ObamaCare Has No Place in a Limited Government

A century ago, the idea that the Constitution imposes limits on the federal government’s authority and that judges have a duty to enforce those limits would have been seen as a truism, regardless of one’s political affiliation. Yet today, this cornerstone of constitutionally limited government is under attack not just by those on the left, but by conservatives as well.

Steve Chapman’s piece, “A Conservative Defense of Obamacare,” which endorses former solicitor general Charles Fried’s argument that Obamacare is constitutional, exemplifies this conservative attack on the judiciary’s role in ensuring constitutionally limited government. At issue is a mandate in the new health care law that every individual either purchase health insurance or pay a fine. In response to rulings by two federal judges that the mandate is unconstitutional, Fried offers a dismissive response, noting that he knows of no other constitutional scholars who are also members of the right-leaning Federalist Society that agree with the rulings. Fried also notes that while one of the architects of these challenges, Randy Barnett, was a student of his, Fried only taught Barnett torts, not constitutional law.

But the notion that there are constitutional limits on Congress’s authority to micromanage individual economic decisions – and that judges should be serious about enforcing those limits – cannot be so easily dismissed. The constitutional challenges to the individual mandate represent a larger intellectual challenge to the sort of legislative and executive overreaching and judicial abdication that have transformed the Constitution from a charter of liberty into a source of virtually limitless government power. This argument presents a fundamental issue of constitutional interpretation that is worthy of earnest discussion and debate among legal scholars of all political persuasions.

Besides his appeal to authority, Fried offers a more substantive argument, that because health care is part of commerce, and because Congress has the power to regulate commerce under the Commerce Clause, the Necessary and Proper Clause provides that it may do so by any means it chooses–including a mandate that individuals purchase health insurance. But this position stretches both clauses well past the breaking point, and transforms federal power from limited to plenary. If Fried is right, there is almost no constitutional restraint on the laws Congress may pass or the obligations it may impose on individual citizens.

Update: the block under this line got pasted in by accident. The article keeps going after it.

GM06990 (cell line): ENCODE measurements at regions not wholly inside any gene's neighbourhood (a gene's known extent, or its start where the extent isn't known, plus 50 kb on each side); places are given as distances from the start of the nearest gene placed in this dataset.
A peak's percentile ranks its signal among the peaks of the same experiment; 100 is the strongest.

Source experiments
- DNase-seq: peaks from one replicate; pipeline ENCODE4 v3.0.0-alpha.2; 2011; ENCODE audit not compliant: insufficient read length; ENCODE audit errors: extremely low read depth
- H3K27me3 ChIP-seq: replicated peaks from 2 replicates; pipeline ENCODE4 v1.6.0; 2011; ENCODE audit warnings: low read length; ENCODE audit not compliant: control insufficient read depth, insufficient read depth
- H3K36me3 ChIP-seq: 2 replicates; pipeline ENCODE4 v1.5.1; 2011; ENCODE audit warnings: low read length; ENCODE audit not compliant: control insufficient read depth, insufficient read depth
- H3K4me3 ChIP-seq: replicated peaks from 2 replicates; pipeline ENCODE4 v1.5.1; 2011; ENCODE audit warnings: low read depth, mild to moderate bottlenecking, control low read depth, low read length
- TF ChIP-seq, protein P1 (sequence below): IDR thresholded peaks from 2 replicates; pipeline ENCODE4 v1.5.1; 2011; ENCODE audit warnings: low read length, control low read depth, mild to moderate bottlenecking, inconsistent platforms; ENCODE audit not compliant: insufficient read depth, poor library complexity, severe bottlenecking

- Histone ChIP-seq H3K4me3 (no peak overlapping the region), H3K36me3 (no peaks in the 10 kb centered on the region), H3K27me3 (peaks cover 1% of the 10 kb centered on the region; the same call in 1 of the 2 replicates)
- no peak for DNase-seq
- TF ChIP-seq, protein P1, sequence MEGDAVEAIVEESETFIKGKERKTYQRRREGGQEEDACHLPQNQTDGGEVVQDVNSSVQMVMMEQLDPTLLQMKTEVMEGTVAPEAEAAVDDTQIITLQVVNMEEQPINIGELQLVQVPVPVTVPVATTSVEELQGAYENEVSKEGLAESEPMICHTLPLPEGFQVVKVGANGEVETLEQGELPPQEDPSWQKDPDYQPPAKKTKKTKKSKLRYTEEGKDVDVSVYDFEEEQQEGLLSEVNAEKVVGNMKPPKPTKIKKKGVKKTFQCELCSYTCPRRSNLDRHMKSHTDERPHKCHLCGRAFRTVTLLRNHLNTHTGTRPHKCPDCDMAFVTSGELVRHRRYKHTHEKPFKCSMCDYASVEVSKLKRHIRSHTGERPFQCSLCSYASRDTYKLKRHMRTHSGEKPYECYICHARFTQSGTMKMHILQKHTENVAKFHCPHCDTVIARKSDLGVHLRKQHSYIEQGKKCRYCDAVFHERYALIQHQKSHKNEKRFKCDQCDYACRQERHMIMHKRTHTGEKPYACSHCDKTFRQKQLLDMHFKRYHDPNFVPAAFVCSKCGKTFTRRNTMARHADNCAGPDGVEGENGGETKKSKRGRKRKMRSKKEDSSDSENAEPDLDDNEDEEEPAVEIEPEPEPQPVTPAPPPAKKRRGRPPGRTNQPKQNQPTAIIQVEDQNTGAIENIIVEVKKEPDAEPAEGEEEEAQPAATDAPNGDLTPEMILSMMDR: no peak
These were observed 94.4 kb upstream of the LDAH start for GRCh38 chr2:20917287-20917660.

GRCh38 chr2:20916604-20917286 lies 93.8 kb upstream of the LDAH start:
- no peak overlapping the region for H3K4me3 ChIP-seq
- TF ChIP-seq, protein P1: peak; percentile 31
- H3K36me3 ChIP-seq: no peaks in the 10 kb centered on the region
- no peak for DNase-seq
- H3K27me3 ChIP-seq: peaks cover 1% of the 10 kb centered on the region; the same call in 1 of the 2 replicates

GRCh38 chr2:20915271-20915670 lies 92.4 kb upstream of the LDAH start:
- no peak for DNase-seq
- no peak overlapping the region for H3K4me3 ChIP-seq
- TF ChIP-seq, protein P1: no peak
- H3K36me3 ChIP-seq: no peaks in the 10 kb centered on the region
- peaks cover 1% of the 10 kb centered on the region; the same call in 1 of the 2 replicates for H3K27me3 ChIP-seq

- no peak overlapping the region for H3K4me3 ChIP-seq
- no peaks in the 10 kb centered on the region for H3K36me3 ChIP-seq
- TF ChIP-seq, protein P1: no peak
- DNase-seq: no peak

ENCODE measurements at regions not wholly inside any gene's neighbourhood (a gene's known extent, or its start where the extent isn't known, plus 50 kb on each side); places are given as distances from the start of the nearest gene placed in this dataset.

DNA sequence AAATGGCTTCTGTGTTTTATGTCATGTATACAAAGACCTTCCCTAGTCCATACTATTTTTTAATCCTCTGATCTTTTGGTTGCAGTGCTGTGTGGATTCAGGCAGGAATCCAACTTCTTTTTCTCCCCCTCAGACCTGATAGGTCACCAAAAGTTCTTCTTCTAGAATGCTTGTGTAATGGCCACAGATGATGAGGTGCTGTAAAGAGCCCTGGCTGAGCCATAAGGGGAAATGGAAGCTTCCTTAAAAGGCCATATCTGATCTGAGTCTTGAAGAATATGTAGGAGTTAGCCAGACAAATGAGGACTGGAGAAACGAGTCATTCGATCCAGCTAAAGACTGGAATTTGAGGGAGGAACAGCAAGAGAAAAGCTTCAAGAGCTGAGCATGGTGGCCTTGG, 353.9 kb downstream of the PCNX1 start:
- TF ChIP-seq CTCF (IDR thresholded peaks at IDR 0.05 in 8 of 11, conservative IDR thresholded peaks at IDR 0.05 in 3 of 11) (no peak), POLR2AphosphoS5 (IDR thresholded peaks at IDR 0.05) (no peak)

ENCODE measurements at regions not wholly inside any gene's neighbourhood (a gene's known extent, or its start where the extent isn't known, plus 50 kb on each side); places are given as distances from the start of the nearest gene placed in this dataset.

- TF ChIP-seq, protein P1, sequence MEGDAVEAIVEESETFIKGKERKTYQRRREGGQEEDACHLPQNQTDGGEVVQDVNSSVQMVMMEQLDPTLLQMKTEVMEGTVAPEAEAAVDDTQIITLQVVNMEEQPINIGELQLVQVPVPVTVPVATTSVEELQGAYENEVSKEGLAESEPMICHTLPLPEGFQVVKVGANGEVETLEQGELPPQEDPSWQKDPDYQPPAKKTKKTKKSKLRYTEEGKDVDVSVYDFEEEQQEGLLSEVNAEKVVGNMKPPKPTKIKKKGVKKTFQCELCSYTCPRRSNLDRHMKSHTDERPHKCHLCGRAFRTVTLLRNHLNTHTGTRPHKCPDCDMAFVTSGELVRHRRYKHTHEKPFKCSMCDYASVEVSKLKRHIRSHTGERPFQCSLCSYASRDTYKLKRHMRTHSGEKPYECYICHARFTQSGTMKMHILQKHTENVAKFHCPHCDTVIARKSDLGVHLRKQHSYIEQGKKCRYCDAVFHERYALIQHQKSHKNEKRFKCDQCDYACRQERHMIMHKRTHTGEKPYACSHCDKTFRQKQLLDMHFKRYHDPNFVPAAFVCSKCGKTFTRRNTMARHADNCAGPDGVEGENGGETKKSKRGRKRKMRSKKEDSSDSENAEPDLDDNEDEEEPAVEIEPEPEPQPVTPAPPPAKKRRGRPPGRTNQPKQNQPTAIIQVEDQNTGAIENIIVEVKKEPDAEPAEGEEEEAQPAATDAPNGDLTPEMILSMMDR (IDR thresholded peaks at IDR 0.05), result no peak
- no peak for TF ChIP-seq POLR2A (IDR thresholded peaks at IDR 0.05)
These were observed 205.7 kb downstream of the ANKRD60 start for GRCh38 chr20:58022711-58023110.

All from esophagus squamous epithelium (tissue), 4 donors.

But the founders clearly had a different idea, and embedded a system of checks and balances in the Constitution to prevent a runaway federal government like we have today. They recognized that constitutional limits on government power are meaningless unless there is a judicial branch to enforce those limits. Today, we need a properly engaged judiciary to protect our right to limited government, because when courts fail to enforce constitutional limits on government power, we are left to rely on the self-restraint of Congress. And experience has shown that this is no restraint at all – it just leads to endless overreaching and the inevitable loss of freedom.

To be clear, this is not a call for so-called judicial activism. Rather, this is a call for judicial engagement. The question is not whether judges are being activist or restrained, but whether they are properly performing their role, which is to interpret and apply the Constitution. Conservatives who take seriously the concept of a constitutionally limited government need to engage and earnestly consider this position rather than dismiss it out of hand. We have learned to our great cost what happens when courts serve as little more than a rubber stamp for Congress. Now let us see what America looks like with a properly engaged judiciary and a properly restrained federal government.

Dan Alban is an attorney with the Institute for Justice. To learn more about judicial engagement, please visit IJ’s Center for Judicial Engagement at www.ij.org/cje

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